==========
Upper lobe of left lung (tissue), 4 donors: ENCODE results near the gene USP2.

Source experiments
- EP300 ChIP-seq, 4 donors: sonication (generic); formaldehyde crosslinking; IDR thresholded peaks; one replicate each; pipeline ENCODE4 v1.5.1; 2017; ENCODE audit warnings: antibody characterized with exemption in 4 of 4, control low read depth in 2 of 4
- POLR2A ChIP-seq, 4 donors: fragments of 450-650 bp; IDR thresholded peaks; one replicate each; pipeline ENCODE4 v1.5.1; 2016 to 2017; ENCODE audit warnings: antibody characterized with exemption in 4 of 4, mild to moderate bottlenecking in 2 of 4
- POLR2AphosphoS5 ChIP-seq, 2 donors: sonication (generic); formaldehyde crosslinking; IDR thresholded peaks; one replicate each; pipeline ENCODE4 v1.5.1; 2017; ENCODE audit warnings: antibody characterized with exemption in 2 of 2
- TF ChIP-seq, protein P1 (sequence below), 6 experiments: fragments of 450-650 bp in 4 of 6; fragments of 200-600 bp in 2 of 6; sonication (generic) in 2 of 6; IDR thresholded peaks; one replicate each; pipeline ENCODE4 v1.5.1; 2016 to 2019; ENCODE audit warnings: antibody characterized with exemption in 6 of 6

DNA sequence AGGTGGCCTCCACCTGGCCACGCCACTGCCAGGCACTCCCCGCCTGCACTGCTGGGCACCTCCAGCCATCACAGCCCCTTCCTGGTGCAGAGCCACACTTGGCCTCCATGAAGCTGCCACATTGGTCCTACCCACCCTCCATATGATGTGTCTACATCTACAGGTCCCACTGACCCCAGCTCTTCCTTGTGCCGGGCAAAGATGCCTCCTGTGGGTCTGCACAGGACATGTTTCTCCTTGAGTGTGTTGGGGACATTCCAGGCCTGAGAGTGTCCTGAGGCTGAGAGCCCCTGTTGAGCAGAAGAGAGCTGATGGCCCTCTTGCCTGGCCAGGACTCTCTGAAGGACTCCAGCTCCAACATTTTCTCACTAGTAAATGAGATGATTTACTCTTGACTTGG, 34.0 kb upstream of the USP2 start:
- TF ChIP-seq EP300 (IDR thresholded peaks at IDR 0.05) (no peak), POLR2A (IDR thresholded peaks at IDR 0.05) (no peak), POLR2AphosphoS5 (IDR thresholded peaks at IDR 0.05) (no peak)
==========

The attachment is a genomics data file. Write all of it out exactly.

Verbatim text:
Upper lobe of left lung (tissue), 4 donors: ENCODE results near the gene USP2.

Source experiments
- EP300 ChIP-seq, 4 donors: sonication (generic); formaldehyde crosslinking; IDR thresholded peaks; one replicate each; pipeline ENCODE4 v1.5.1; 2017; ENCODE audit warnings: antibody characterized with exemption in 4 of 4, control low read depth in 2 of 4
- POLR2A ChIP-seq, 4 donors: fragments of 450-650 bp; IDR thresholded peaks; one replicate each; pipeline ENCODE4 v1.5.1; 2016 to 2017; ENCODE audit warnings: antibody characterized with exemption in 4 of 4, mild to moderate bottlenecking in 2 of 4
- POLR2AphosphoS5 ChIP-seq, 2 donors: sonication (generic); formaldehyde crosslinking; IDR thresholded peaks; one replicate each; pipeline ENCODE4 v1.5.1; 2017; ENCODE audit warnings: antibody characterized with exemption in 2 of 2
- TF ChIP-seq, protein P1 (sequence below), 6 experiments: fragments of 450-650 bp in 4 of 6; fragments of 200-600 bp in 2 of 6; sonication (generic) in 2 of 6; IDR thresholded peaks; one replicate each; pipeline ENCODE4 v1.5.1; 2016 to 2019; ENCODE audit warnings: antibody characterized with exemption in 6 of 6

DNA sequence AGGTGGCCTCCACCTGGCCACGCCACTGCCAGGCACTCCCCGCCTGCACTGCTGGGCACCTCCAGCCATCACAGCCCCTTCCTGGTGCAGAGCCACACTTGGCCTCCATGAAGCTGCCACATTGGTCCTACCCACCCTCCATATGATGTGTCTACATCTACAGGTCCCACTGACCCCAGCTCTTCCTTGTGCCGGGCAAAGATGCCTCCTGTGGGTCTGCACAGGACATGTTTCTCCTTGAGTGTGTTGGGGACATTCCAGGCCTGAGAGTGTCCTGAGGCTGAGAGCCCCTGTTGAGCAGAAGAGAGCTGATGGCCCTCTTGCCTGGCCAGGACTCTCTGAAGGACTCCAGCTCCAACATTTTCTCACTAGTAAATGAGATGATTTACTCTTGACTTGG, 34.0 kb upstream of the USP2 start:
- TF ChIP-seq EP300 (IDR thresholded peaks at IDR 0.05) (no peak), POLR2A (IDR thresholded peaks at IDR 0.05) (no peak), POLR2AphosphoS5 (IDR thresholded peaks at IDR 0.05) (no peak)